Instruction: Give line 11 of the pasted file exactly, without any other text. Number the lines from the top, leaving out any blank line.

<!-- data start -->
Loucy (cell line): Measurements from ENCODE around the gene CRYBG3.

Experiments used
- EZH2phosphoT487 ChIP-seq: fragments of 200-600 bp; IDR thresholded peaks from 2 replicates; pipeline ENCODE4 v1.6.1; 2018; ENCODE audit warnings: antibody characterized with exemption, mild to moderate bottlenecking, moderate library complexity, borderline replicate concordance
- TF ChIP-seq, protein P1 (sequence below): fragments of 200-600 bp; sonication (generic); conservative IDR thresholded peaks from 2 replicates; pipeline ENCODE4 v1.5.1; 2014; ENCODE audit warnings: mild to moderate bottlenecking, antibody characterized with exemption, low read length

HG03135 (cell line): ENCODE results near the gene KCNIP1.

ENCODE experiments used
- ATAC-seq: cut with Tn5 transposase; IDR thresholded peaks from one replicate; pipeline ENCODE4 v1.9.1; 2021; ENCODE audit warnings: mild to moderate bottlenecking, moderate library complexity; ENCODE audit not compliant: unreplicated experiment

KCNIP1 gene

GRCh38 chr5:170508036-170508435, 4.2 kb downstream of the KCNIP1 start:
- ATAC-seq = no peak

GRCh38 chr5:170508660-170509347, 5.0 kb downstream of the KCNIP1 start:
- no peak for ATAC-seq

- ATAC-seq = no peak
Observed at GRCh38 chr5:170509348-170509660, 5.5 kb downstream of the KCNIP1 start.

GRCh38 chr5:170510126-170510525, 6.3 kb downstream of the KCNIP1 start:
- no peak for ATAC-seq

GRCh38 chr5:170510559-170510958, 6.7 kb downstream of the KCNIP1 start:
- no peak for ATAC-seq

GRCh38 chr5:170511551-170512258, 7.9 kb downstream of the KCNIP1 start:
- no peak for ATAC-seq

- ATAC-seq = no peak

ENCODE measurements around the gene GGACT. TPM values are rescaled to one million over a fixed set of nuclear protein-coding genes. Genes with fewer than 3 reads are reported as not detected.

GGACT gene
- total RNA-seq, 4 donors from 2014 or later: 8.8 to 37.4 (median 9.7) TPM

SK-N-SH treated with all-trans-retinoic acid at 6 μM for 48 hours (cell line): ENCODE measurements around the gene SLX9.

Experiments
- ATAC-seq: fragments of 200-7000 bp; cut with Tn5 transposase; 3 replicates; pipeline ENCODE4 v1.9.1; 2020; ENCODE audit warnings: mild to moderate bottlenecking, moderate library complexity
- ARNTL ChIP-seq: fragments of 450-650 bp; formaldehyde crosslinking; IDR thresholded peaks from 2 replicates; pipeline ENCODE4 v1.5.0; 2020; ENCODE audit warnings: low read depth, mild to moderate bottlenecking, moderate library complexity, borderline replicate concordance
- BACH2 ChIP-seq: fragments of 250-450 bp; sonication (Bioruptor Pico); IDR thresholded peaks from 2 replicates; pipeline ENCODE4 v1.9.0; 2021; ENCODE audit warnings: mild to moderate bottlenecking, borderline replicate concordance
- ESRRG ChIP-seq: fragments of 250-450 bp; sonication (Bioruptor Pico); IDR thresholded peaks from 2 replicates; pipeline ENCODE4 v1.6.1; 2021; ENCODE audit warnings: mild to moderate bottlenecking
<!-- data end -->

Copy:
GRCh38 chr5:170508660-170509347, 5.0 kb downstream of the KCNIP1 start: